JOINT COMPOSTING OF ANIMAL MANURE AND WWTP RESIDUALS
Authors: Schlobohm, David G.; Corbett, Melissa G.
Source: Proceedings of the Water Environment Federation, WEF/AWWA/CWEA Joint Residuals and Biosolids Management 2003 , pp. 1065-1082(18)
Publisher: Water Environment Federation
Abstract:LBFH, Inc. has conducted an investigation to determine the potential feasibility for joint processing of the Indiantown Company Wastewater Treatment Plant sludge and Tampa Farms chicken waste.
Tampa Farms operates egg production facilities in Indiantown and Okeechobee, Florida. Both facilities require the management and disposal of accumulated chicken manure. The Indiantown facility has implemented a pilot project, which involves windrow composting of the Indiantown chicken manure waste. The process currently involves the mixing of ground/mulched yard waste with the chicken manure to ultimately produce a stable and useful end product.
The Indiantown Company Wastewater Treatment Plant (WWTP) is a 1.0-million gallon per day (MGD) contact stabilization facility. The plant serves the unincorporated Martin County community of Indiantown, Florida. After digestion, the stabilized sludge has historically been hauled to land application sites. Due to constraints from the Okeechobee Drainage Basin, the Indiantown Company will now haul to Indian River County's Class A Facility; however, other disposal options are being explored.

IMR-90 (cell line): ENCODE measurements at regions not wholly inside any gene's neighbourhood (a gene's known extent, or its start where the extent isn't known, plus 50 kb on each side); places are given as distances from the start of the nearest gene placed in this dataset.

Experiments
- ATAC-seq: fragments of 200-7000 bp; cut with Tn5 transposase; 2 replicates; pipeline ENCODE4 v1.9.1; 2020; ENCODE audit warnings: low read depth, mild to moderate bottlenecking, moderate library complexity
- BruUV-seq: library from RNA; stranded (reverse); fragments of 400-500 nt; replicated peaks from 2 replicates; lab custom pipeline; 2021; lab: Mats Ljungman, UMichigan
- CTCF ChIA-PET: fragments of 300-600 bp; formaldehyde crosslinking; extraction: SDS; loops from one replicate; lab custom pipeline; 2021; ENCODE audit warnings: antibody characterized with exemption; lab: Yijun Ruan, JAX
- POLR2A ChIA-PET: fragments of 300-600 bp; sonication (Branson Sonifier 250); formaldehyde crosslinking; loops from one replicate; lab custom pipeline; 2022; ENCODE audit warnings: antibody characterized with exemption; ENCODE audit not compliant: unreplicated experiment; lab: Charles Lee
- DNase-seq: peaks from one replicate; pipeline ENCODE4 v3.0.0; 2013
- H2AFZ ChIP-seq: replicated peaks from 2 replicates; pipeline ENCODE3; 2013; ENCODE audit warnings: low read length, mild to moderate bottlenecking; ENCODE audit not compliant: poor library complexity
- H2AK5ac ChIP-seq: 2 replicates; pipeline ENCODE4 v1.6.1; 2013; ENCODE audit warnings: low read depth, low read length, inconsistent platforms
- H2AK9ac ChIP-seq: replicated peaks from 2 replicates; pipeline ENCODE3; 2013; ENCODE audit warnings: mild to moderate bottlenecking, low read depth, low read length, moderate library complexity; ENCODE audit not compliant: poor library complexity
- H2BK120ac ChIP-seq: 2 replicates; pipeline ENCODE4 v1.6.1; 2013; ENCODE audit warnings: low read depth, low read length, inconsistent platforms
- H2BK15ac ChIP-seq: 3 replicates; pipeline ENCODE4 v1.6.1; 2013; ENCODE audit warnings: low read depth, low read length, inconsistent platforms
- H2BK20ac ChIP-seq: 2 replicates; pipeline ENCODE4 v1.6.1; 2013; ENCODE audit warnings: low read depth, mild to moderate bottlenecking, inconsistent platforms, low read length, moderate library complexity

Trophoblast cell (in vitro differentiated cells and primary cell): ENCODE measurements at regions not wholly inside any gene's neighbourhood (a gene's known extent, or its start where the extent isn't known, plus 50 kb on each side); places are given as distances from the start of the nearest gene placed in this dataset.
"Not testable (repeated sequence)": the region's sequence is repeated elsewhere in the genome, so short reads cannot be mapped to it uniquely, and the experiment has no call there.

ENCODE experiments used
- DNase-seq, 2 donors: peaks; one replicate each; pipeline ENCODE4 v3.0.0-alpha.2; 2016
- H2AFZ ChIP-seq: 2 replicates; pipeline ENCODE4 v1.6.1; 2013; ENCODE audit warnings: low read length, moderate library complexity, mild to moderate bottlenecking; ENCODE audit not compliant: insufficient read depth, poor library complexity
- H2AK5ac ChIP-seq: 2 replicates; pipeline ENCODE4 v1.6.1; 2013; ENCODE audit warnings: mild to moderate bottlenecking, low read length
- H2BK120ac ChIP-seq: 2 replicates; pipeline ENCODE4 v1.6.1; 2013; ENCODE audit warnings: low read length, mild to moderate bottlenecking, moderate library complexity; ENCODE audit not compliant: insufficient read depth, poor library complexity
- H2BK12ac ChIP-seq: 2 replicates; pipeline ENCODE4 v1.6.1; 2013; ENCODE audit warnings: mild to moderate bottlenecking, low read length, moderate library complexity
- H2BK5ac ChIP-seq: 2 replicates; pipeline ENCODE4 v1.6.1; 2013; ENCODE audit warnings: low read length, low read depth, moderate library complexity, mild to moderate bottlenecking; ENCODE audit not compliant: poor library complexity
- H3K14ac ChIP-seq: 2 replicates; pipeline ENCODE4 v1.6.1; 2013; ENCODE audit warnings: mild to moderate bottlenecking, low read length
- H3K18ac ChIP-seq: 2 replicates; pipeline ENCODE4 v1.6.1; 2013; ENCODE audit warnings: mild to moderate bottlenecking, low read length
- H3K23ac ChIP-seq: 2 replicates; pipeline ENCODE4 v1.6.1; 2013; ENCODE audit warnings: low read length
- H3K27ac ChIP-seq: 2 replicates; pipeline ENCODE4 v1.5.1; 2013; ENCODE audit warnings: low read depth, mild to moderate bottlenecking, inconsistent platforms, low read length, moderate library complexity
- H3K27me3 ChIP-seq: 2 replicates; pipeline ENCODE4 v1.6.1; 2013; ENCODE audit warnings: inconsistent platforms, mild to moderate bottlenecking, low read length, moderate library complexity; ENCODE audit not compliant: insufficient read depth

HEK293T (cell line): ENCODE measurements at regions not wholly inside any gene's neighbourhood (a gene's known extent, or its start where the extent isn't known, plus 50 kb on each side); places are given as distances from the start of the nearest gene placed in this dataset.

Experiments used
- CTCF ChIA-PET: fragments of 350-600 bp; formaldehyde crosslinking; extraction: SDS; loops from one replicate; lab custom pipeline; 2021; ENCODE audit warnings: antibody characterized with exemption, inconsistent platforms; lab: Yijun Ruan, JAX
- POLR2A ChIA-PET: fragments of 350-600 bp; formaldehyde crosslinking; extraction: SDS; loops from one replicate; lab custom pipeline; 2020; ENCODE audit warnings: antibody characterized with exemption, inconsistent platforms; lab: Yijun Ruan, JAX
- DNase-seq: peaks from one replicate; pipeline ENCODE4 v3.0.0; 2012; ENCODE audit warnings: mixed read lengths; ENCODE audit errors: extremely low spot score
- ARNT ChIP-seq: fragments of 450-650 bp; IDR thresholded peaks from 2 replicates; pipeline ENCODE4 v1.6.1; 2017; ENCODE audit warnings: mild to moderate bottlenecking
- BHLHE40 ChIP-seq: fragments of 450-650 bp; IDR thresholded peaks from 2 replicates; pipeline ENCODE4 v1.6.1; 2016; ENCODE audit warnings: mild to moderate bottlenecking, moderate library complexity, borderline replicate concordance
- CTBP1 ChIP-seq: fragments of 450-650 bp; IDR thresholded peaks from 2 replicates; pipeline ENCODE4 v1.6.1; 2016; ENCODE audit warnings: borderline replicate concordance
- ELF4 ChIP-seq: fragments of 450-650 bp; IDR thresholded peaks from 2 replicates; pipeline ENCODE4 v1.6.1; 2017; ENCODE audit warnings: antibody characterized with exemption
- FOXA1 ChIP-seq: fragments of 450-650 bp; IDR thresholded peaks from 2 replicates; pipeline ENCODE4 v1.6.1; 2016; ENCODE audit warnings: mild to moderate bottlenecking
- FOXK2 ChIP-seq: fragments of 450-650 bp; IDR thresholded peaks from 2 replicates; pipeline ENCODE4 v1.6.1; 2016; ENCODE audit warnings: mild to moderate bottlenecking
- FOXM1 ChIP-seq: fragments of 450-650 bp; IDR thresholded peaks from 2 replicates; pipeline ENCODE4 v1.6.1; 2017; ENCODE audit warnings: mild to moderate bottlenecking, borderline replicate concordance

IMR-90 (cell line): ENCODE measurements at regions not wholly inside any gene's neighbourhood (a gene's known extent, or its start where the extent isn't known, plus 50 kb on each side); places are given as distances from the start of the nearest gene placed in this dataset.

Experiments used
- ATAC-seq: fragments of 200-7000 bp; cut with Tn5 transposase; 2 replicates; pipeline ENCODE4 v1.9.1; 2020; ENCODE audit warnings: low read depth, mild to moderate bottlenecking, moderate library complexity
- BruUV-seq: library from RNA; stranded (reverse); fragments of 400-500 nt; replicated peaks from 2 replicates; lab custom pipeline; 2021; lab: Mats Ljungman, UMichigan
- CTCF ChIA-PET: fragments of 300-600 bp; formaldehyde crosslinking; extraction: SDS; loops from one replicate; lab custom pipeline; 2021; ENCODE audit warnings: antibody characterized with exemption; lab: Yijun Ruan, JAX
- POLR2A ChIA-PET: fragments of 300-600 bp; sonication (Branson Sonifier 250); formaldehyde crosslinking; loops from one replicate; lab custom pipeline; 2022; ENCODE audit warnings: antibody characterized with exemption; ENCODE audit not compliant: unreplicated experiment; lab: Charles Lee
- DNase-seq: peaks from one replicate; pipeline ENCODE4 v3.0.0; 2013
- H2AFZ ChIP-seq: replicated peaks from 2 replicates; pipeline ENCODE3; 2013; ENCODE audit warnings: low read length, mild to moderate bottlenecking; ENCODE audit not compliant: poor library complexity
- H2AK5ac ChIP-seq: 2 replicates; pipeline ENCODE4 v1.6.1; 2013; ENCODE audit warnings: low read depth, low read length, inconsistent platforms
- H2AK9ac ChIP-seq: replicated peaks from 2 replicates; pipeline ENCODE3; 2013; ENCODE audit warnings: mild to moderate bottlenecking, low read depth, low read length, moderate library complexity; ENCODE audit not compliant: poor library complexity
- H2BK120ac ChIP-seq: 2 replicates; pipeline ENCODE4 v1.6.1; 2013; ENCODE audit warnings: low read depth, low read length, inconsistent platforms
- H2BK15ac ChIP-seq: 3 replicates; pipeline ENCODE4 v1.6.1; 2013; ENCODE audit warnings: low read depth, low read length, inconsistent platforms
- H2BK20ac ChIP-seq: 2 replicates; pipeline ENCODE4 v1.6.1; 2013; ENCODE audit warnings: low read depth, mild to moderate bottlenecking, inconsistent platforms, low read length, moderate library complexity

The investigation involved discussions with the Tampa Farms pilot composting project operations manager, Florida Department of Environmental Protection (FDEP) regulatory officials, and regulatory and literature reviews regarding applicable composting systems. Site visits to the Tampa Farms pilot composting project and the land areas available for potential future joint composting were conducted.
It has been determined that a co-composting facility involving Tampa Farms chicken manure and the Indiantown Company sludge is indeed potentially viable. Based upon the information obtained, a potential conceptual design of a windrow co-composting system for joint processing of the wastes has been developed. While the exact requirements for the permitting, design, construction and operation of such a facility must yet be determined by the applicable regulatory authorities, such authorities view the potential joint composting facility quite favorably.
Document Type: Research Article
Publication date: January 1, 2003
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